In a word: dreadful. In several words: this book was so bad it made me angry. I generally adhere to the rule that life is too short to read bad books, so gave up on this seventy pages in when I first attempted it last year. But then I started this blog, and I felt it was necessary to power on through the bad so that I couldn’t be accused of simply promoting books I liked.
Why should it make me so angry? It was convoluted, obtuse, pretentious, opportunistic, flat, and inhabited by one dimensional characters who were both stereotypes and completely implausible at the same time. On the positive side, Shamsie isn’t a bad writer per se–that is, she constructs fairly nice sentences. And the ending was actually pretty powerful. But that is where the positives run out.
It was the convolution that bothered me most. Burnt Shadows begins in Nagasaki in 1945. Hiroko Tanaka is a very un-Japanese young Japanese woman in love with Konrad Weiss, a very un-German German. The reader could forgive the anachronism of these characters if it was an isolated occurrence, but it isn’t. Hiroko and Konrad plan to marry once the war ends, but, as we all know, Nagasaki was not the place to be in 1945, and Konrad is killed in the bomb. (In one of the tackiest motifs of the entire book, Hiroko’s back is burnt in the blast with the images of three flying cranes, the design on the kimono she is wearing at the time. Many South Asian writers are quick to dismiss exoticising symbols in literature–overwhelming colour, wafting spices, the chaos of the bazaar, etc etc etc, so it is surprising that Shamsie should resort to such a cliched image of Japanese-ness.) As well as Konrad, the rest of Hiroko’s family and friends are killed in the bomb. Remembering Konrad’s talk of a long-lost sister in Delhi, and with nowhere else to go, Hiroko travels to India in 1946. Konrad’s sister and brother-in-law reluctantly take her in. Hiroko develops a bizarre but life-long friendship with the utterly despicable Elizabeth/Ilsa (who I think we are meant to view sympathetically), and falls in love with the employee Sajjad Ashraf, a Delhi Muslim. Without wanting to give away too many plot details, the Partition in 1947 leads Hiroko and Sajjad to Karachi, where they settle. The novel jumps to the 1980s and to Hiroko and Sajjad’s teenage son, an intelligent but naive and confused young man. His naivete takes him to a mujahideen training camp in the north-west of Pakistan, a move that ends in tragedy. Then we jump to New York immediately post-9/11, a place with a paranoid fear of Muslims. The cross-cultural, cross-generational relationships that have developed throughout the book between the Japanese-Pakistani family and the English-American one is put to its ultimate test. I like a good multi-generational, multi-national family saga, but the attempt to create this in Burnt Shadows was horribly convoluted and implausible.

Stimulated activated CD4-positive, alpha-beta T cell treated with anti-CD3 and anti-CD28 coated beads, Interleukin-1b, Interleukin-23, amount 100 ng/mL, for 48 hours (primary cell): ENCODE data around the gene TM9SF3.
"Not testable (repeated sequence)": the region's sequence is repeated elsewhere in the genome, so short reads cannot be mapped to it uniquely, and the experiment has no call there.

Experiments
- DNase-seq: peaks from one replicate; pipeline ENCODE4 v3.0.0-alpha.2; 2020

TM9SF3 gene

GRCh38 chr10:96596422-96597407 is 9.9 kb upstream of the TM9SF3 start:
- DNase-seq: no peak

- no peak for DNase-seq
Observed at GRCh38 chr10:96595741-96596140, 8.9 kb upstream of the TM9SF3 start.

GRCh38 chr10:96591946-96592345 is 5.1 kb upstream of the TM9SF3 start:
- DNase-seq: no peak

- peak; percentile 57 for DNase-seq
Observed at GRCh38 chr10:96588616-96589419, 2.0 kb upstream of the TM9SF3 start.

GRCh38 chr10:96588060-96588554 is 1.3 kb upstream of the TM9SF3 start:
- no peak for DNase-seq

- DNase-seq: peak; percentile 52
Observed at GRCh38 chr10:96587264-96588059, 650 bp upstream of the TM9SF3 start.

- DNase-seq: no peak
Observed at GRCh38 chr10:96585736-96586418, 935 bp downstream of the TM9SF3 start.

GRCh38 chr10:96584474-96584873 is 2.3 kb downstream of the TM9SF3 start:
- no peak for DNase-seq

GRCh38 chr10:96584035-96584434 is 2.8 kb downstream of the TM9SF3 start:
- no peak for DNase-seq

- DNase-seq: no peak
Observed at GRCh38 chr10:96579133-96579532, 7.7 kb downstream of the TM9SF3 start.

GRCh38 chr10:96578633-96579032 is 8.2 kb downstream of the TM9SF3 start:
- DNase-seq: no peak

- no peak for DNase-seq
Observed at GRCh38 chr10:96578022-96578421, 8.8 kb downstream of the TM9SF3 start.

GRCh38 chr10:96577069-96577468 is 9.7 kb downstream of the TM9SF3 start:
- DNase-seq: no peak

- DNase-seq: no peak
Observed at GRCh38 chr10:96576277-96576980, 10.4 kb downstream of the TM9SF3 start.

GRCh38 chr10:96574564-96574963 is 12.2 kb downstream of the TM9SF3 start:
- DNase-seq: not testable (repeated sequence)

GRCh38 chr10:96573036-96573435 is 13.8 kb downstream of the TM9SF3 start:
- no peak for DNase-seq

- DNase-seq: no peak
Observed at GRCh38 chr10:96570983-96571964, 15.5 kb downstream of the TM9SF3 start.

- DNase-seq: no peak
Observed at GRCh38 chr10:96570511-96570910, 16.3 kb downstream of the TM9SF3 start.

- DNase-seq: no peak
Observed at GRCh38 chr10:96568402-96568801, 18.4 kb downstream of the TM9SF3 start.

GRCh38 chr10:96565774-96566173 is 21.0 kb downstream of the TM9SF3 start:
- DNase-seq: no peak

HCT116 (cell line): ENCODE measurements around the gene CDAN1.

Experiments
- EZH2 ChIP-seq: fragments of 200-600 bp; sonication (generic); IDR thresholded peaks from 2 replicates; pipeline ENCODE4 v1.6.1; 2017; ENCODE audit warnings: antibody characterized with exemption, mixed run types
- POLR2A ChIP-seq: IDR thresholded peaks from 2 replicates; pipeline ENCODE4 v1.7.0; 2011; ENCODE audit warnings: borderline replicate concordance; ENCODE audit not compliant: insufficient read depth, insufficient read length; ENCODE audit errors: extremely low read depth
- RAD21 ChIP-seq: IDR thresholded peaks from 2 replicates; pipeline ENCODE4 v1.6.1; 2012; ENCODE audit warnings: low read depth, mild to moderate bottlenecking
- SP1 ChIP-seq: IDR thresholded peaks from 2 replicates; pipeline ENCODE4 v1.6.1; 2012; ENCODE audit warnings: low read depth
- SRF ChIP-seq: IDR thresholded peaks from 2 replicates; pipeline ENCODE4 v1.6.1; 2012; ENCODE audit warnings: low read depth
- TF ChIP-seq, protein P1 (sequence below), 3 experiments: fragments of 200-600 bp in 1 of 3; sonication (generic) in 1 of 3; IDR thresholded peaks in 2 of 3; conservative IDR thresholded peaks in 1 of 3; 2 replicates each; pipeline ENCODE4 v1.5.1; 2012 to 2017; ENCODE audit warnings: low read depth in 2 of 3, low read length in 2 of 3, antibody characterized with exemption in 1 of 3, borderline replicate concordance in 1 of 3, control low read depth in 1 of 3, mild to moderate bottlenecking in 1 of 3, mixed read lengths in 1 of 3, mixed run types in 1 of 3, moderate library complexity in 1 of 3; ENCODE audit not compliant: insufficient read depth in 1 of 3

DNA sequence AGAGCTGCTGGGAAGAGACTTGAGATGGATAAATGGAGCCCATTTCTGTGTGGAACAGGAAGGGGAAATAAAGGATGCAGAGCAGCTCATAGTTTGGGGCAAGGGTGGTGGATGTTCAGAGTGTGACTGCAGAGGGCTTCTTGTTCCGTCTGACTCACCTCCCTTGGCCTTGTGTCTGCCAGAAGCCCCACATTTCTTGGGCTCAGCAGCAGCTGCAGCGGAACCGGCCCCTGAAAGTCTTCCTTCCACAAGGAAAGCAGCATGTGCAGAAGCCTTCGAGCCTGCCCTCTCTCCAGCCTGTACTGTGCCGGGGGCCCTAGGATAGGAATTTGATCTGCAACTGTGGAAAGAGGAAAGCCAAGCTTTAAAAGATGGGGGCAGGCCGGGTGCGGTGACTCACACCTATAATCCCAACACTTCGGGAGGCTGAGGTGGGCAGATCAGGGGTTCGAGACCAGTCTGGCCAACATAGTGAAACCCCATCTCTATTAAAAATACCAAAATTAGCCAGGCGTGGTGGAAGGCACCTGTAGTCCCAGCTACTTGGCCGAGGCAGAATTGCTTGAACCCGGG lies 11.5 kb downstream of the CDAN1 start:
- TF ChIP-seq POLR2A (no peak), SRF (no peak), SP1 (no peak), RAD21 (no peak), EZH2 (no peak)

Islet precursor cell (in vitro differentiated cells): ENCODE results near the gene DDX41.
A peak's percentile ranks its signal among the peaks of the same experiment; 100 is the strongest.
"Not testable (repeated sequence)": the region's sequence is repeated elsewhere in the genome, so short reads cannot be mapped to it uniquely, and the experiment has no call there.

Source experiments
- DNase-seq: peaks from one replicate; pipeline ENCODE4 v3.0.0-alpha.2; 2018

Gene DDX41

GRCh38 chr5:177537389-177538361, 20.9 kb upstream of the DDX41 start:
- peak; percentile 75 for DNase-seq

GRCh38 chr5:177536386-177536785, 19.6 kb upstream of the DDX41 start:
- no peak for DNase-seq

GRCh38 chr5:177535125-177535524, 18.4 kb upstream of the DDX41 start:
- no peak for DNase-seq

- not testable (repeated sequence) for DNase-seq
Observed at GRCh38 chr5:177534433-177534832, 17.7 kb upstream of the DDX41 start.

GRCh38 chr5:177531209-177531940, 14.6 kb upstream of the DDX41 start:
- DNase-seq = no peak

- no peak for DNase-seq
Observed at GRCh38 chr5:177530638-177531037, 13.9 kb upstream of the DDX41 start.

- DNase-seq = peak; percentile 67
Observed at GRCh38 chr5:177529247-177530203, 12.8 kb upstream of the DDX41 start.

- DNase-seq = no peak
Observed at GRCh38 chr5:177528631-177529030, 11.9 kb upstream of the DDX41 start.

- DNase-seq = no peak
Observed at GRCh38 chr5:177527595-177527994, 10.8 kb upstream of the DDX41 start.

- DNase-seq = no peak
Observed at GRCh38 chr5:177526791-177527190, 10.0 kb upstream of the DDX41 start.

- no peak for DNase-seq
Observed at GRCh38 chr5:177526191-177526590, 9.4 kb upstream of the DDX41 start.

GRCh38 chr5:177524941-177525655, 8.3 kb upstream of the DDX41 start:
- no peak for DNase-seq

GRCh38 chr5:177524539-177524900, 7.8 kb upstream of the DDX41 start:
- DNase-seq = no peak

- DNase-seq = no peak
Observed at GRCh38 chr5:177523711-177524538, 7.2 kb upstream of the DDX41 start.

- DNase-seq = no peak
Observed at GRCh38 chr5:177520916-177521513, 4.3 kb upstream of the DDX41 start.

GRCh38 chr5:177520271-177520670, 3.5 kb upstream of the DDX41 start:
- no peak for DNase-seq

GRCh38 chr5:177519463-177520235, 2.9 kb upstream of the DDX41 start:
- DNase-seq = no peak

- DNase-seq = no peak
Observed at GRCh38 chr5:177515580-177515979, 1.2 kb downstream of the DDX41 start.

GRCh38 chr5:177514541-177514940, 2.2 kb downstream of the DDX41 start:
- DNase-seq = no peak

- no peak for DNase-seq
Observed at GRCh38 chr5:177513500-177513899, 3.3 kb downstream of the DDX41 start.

Now to the obtuseness and complete lack of subtlety. Coincidentally I happened to watch My Name is Khan last night, the 2010 Bollywood film featuring Shah Rukh Khan as an autistic Indian Muslim living in the US post-9/11, who, for various reasons, sets about proving to the US that his “name is Khan and [he is] not a terrorist”. There is nothing subtle in the film’s attempts to show that not all Muslims are terrorists, that the US is racist, and that people should be judged by their individual actions and not the stereotypical images of the communities to which they belong. These messages are bashed over the viewer’s head continuously for two and a half hours. But this is a Bollywood film and one expects this complete lack of nuance from this genre–it is a defining characteristic. Burnt Shadows is a replica of this in novel form, but with an intense earnestness, lacking the comedy that makes a Bollywood film watchable. It was 363 pages of being bashed over the head with cliched messages about tolerance, diversity and the societal limits of these.
To add insult to the injury caused by this appalling novel, Shamsie managed to get Salman Rushdie, William Dalrymple, Mohsin Hamid, Nadeem Aslam, Tahmima Anam and Anita Desai–all extremely good writers of wonderful books–to say nice things about Burnt Shadows for the cover. Shamsie comes from a family of writers–her great-aunt was the Indian writer Attia Hosain, author of the Partition novel Sunlight on a Broken Column, and her mother is the reknowned writer Muneeza Shamsie. One really hopes that Kamila Shamsie didn’t get the glowing testimonies from the abovementioned writers because of her literary pedigree.
It has been suggested in recent years that while India has enjoyed a growing international literary reputation due to its English language writing, Pakistan has been left behind, but that it is starting to catch up. Kamila Shamsie is usually cited in such comments as an example, and although I have not read any of her other highly acclaimed and award-winning books, Burnt Shadows is not in the same league as books by Mohsin Hamid, Mohammed Hanif or Nadeem Aslam, other Pakistani writers of her generation. I am curious to read some of Shamsie’s other books now, to see whether her good reputation is deserved and this was just a bad one, or whether she might be Pakistan’s most overrated writer.